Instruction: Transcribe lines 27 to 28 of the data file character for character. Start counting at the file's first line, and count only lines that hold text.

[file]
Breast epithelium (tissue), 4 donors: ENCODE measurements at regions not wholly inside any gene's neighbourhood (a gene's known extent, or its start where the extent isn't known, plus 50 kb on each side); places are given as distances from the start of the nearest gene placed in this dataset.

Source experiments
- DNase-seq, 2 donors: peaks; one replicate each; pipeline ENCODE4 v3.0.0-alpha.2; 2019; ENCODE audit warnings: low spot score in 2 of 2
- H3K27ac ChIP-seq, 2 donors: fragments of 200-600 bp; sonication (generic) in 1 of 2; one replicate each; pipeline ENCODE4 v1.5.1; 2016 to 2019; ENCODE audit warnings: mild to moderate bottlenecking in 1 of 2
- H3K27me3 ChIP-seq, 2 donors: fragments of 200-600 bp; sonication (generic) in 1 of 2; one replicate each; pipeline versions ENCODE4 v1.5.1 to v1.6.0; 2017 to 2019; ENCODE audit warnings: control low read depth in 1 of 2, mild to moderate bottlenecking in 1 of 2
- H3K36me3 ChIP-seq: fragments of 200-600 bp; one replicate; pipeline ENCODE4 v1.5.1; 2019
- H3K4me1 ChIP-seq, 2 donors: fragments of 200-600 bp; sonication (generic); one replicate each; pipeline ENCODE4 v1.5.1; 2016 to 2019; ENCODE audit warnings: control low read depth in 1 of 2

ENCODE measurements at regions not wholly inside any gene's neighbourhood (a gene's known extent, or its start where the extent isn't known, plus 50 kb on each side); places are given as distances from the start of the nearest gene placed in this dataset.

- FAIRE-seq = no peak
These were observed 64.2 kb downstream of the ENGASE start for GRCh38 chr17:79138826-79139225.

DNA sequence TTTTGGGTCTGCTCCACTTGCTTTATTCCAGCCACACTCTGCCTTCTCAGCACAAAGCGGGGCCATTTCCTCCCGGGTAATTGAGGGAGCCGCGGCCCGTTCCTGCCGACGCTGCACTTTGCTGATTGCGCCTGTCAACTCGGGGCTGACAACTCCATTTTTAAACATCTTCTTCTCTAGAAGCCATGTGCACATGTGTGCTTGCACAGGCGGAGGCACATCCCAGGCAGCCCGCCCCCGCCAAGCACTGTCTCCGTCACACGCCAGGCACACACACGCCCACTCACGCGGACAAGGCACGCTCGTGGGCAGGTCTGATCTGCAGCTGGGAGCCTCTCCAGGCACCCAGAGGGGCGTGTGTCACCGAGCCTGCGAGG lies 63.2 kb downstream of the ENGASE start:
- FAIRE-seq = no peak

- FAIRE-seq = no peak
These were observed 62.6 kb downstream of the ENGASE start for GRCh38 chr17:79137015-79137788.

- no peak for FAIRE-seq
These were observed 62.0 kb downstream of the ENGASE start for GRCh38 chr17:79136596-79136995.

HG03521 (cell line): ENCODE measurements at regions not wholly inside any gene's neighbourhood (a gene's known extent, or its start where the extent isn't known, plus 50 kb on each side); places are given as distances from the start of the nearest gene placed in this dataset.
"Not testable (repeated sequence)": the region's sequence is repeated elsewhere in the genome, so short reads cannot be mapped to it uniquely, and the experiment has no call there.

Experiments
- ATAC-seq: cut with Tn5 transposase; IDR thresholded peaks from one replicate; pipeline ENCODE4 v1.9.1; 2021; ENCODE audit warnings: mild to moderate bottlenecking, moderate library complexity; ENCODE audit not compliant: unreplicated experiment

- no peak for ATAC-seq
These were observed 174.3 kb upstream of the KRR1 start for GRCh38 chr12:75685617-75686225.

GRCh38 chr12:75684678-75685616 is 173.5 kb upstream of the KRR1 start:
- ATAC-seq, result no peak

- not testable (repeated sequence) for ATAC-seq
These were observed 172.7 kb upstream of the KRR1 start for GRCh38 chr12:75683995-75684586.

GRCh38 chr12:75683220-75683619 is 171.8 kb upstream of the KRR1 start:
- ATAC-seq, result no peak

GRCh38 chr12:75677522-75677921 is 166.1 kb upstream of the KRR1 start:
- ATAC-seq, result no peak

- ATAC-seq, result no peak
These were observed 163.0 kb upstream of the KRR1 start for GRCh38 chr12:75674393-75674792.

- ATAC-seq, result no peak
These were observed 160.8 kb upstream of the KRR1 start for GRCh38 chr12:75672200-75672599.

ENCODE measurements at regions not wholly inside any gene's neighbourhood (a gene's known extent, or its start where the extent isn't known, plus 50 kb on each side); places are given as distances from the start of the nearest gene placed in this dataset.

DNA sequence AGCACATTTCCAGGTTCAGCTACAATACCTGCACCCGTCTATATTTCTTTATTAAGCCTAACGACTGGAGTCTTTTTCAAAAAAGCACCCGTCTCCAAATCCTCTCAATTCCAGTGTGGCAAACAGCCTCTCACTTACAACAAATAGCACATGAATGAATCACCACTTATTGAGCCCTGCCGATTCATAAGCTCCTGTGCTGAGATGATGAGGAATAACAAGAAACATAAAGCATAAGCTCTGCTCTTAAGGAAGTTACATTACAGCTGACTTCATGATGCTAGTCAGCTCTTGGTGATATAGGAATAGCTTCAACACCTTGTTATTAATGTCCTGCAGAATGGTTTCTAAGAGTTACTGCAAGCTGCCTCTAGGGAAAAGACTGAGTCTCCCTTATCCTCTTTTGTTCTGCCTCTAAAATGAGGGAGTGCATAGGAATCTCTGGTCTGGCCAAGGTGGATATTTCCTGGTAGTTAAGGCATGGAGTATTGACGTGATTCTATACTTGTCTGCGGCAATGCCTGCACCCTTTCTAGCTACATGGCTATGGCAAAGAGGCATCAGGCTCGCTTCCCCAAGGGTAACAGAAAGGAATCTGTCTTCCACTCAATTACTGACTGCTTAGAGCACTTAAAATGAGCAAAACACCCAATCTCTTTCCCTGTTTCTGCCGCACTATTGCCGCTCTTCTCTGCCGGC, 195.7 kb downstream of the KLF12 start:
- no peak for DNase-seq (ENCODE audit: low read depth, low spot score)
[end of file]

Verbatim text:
GRCh38 chr12:75683220-75683619 is 171.8 kb upstream of the KRR1 start:
- ATAC-seq, result no peak